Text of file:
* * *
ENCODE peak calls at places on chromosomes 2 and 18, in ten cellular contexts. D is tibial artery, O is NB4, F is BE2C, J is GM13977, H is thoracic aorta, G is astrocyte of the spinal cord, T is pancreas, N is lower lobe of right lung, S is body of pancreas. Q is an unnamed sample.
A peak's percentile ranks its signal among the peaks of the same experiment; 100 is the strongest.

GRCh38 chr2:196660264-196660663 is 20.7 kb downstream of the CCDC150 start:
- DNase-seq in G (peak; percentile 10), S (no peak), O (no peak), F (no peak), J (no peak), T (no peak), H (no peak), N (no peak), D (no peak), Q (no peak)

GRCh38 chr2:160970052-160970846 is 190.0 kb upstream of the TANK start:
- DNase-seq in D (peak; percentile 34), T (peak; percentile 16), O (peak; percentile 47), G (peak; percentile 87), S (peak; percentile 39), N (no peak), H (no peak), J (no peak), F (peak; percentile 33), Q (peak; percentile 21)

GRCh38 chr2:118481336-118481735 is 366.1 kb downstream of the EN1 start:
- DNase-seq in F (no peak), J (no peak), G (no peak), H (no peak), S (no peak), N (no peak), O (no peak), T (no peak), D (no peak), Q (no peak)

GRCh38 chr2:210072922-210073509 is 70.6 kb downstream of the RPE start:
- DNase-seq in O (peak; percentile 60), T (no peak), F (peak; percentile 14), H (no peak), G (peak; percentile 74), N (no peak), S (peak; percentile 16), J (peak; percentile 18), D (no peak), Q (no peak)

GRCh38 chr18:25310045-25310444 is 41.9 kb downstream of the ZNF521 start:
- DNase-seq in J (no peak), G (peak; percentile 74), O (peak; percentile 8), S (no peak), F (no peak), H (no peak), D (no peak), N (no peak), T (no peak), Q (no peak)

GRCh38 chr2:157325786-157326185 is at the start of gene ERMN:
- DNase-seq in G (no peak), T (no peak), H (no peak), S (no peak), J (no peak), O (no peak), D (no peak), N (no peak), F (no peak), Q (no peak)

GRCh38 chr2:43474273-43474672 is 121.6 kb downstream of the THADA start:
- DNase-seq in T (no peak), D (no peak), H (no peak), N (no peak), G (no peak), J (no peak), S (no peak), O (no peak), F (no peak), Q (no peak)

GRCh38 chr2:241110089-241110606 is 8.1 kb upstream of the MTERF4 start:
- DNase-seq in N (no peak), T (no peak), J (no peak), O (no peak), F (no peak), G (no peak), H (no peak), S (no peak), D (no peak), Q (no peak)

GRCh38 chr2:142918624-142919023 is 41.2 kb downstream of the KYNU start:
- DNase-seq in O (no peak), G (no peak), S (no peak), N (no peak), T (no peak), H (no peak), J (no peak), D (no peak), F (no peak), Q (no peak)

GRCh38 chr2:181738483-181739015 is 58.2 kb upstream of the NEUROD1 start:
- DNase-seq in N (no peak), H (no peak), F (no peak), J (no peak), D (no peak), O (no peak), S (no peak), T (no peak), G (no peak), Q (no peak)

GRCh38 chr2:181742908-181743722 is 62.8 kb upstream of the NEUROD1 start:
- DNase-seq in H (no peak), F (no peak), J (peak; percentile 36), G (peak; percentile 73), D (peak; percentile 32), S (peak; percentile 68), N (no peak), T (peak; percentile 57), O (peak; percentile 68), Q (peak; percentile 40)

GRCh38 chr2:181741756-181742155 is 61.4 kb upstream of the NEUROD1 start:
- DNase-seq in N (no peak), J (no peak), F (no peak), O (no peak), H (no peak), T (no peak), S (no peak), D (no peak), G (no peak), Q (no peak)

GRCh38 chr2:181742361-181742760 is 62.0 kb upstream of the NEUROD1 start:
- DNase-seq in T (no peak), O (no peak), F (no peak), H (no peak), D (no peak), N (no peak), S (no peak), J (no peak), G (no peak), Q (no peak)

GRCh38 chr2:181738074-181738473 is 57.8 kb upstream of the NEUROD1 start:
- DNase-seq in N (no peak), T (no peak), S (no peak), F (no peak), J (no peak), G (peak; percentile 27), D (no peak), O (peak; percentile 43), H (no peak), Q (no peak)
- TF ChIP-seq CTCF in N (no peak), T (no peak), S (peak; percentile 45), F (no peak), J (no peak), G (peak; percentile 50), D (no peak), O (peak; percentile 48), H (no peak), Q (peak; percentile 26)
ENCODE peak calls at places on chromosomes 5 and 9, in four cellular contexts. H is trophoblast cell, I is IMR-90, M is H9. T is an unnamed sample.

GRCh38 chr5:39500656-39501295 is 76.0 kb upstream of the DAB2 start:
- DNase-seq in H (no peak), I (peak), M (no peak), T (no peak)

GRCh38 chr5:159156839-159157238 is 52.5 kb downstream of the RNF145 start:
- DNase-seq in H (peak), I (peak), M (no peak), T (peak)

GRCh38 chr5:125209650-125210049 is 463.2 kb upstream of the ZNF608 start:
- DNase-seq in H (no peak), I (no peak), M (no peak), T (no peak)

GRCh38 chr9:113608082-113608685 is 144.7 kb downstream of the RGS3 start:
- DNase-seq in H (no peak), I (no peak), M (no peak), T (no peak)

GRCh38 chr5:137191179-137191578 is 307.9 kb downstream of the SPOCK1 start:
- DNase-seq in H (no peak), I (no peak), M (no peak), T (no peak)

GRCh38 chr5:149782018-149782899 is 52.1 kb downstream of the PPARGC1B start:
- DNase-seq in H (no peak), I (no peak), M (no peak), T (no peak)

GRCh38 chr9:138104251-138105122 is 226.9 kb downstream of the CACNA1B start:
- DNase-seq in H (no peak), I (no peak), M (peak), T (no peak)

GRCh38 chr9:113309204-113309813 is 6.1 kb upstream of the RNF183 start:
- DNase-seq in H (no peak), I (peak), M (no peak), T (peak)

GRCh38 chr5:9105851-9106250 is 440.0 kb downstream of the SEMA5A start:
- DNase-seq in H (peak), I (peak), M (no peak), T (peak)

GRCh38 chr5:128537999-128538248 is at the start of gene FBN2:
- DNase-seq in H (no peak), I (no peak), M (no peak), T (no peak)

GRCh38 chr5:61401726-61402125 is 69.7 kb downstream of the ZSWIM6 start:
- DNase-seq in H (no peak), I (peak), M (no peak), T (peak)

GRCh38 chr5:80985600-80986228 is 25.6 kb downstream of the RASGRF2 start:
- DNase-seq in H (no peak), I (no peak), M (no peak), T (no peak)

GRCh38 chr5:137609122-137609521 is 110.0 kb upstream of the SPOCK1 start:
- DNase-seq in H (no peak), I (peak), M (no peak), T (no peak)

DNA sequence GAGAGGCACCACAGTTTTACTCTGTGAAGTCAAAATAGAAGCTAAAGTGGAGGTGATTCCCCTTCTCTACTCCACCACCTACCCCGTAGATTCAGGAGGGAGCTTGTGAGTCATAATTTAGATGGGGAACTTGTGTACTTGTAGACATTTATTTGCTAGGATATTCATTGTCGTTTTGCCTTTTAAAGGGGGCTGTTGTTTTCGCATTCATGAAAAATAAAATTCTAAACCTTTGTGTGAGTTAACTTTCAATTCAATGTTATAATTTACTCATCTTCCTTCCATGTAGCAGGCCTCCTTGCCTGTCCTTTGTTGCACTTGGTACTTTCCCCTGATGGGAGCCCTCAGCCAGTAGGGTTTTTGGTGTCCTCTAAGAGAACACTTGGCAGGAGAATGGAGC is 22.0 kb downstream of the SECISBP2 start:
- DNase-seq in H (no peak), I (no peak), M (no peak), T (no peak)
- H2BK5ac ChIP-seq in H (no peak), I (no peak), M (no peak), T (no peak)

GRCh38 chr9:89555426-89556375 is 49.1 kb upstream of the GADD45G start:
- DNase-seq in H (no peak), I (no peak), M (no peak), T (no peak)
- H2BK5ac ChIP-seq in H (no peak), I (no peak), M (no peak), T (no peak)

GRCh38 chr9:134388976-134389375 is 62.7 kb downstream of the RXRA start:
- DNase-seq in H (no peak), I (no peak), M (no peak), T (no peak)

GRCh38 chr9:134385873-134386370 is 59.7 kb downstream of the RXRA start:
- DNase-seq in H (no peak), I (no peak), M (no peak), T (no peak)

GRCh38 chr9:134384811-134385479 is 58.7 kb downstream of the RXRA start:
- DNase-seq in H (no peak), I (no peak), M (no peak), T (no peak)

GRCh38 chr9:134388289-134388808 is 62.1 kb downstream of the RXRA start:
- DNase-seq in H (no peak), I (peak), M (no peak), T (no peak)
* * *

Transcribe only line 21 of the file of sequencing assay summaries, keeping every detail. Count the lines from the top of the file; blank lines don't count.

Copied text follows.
GRCh38 chr2:181738483-181739015 is 58.2 kb upstream of the NEUROD1 start: